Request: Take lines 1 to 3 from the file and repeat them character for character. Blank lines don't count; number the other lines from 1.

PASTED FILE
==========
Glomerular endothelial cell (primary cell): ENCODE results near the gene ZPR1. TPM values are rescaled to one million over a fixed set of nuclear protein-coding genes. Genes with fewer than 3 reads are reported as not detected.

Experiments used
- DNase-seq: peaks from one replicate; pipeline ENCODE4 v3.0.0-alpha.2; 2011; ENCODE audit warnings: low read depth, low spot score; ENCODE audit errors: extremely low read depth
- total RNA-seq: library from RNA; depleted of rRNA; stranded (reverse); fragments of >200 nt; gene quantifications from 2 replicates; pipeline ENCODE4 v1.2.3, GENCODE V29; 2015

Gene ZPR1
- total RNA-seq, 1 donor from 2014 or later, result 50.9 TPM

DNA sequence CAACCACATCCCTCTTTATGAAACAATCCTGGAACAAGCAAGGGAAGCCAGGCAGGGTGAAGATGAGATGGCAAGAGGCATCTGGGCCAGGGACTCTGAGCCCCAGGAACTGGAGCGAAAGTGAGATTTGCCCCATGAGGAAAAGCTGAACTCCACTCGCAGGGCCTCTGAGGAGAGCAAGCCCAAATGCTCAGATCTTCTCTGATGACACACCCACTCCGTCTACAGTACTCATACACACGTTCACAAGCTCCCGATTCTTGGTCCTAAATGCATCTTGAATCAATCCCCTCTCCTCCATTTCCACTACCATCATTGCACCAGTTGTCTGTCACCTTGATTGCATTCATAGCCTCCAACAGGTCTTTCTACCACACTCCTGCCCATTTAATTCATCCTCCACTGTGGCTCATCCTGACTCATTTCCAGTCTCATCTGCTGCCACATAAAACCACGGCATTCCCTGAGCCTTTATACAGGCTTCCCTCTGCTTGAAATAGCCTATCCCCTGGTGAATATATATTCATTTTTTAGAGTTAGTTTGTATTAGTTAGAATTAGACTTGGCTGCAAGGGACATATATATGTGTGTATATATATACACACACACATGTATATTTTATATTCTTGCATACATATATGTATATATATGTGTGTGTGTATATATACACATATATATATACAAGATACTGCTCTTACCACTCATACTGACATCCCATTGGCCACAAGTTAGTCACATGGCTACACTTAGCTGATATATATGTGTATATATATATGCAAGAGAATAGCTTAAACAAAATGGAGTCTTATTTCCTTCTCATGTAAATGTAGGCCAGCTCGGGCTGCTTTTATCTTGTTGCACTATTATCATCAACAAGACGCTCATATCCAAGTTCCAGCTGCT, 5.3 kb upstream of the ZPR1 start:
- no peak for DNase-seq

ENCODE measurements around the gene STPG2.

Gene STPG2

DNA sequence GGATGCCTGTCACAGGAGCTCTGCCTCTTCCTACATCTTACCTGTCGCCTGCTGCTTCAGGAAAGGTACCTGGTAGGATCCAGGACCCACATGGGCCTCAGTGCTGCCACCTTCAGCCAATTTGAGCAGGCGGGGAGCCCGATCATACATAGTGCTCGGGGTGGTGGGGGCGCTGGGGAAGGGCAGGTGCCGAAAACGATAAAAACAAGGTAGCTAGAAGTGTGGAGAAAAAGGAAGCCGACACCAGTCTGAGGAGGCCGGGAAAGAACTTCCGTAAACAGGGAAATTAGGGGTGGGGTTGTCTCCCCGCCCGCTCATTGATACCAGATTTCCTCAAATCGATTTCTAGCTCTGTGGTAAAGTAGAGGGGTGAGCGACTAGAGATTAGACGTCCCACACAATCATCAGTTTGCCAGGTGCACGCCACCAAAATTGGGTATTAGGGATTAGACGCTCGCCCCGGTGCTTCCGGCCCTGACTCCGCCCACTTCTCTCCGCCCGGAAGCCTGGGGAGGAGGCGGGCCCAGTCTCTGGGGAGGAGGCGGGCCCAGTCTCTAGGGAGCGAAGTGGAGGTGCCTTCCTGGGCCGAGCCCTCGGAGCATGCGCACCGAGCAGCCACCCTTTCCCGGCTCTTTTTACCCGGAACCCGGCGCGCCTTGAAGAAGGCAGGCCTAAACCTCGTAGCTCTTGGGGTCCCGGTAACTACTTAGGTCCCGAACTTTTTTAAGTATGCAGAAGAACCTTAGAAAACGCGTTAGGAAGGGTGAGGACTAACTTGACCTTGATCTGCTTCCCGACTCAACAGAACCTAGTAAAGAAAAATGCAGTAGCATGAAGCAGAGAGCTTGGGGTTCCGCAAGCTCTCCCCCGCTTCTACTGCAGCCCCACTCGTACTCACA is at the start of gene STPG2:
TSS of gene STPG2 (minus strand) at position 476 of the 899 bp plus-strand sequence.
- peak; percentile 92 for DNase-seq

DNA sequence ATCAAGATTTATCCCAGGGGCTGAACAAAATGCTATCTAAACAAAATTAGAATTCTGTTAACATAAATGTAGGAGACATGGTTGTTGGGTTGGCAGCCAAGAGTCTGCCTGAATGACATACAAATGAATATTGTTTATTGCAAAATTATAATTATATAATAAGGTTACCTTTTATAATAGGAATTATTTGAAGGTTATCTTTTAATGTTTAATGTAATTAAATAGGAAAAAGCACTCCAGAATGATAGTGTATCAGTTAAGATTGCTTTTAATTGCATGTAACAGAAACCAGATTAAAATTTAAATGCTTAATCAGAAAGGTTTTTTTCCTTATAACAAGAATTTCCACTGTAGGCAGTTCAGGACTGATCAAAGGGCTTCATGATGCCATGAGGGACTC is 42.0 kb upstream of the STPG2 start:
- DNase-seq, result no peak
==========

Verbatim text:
Glomerular endothelial cell (primary cell): ENCODE results near the gene ZPR1. TPM values are rescaled to one million over a fixed set of nuclear protein-coding genes. Genes with fewer than 3 reads are reported as not detected.

Experiments used
- DNase-seq: peaks from one replicate; pipeline ENCODE4 v3.0.0-alpha.2; 2011; ENCODE audit warnings: low read depth, low spot score; ENCODE audit errors: extremely low read depth